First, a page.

|photo credit: Dinur via photopin cc|
I went to Wheaton College, a small school in Illinois. It is an NCAA Division III school, which means two things: It cannot offer athletic scholarships and its athletic programs, no matter how successful, are not highly lucrative. On average, the football team brings in just over $400,000 in revenue annually. That may sound like a lot of money, but consider that Forbes just announced that the University of Texas is the most valuable football program in the country, worth a whopping $139 million.
I would call that big business, but that’s not quite accurate. Businesses have one-year, three-year, and 10-year plans. College football teams have this-year plans. Deep-pocketed boosters, for the most part, fund the most successful schools, and like donors to any organization, they expect to see their money put to good use. In this case that means wins. Right now. And if the wins aren’t commensurate with the money? Well, they’ll throw more money at the problem.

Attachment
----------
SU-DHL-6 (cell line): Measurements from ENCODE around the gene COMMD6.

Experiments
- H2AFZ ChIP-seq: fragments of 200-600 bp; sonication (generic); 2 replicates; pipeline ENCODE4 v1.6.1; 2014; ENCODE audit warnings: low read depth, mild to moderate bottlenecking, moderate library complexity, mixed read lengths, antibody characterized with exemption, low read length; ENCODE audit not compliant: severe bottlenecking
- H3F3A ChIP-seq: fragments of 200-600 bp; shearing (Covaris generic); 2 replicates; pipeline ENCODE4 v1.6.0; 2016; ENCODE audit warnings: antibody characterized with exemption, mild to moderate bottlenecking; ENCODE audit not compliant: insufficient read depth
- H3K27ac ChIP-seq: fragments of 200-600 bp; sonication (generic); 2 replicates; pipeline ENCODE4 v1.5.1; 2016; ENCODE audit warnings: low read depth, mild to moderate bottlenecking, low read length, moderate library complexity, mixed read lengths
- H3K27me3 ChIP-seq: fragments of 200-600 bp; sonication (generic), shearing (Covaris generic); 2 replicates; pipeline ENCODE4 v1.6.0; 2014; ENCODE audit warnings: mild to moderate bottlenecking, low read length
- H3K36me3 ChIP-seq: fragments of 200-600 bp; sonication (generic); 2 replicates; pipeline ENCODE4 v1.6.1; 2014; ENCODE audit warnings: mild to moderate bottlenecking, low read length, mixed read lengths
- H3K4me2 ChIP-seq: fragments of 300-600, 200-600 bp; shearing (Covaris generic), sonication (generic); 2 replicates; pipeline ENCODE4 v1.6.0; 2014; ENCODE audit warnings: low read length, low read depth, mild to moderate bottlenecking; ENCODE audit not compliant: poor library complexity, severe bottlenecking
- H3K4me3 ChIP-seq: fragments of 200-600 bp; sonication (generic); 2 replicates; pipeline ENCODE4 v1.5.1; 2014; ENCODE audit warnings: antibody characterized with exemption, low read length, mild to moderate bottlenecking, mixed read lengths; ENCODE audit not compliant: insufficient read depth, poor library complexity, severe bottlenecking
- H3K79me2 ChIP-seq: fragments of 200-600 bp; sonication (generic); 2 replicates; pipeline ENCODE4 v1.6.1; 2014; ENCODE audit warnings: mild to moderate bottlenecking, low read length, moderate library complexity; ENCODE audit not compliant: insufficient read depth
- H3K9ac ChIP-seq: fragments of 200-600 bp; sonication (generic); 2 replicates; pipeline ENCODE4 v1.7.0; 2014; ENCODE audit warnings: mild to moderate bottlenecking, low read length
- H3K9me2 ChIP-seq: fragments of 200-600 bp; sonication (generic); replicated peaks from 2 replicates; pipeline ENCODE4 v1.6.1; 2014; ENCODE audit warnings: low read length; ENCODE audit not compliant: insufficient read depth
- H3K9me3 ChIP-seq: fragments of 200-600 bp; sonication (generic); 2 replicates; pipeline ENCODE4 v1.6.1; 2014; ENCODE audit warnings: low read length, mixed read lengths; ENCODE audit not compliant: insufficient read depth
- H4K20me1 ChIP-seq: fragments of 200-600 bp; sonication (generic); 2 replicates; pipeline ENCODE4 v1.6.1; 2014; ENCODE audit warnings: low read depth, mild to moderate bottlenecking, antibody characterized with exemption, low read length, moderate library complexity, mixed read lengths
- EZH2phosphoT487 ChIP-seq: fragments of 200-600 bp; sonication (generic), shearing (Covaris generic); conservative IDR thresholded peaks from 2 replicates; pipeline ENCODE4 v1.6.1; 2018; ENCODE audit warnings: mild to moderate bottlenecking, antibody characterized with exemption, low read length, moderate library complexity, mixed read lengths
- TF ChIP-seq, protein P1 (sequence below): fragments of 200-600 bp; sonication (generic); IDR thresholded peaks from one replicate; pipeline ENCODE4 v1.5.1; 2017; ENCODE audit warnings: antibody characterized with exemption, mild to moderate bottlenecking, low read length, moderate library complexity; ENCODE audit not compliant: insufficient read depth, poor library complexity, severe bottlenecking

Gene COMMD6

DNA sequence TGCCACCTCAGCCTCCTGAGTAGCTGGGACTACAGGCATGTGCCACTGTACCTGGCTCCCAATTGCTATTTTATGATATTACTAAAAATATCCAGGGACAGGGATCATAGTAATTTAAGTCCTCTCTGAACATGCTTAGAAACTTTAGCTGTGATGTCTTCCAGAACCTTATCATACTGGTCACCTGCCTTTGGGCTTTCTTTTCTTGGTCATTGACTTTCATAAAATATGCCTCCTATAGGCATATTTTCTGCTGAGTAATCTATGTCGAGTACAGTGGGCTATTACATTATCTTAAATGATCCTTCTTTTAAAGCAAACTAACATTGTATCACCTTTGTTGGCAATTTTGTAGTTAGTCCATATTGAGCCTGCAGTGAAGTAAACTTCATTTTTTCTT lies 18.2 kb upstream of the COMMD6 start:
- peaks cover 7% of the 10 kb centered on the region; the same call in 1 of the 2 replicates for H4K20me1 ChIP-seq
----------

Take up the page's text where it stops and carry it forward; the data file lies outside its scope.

Football coaches are both the beneficiaries and the victims of this win-now system. In about two-thirds of the 50 states a college football coach is the highest paid state employee. (Remember that employees at public universities are technically employees of the state.) They get paid huge sums to win football games and keep generating those millions in revenue. Sounds like a racket, so where does the victimhood fit in? All those dollars they get paid come with a millstone’s weight of expectations ready to sink them if they fail to meet the boosters’ demands.
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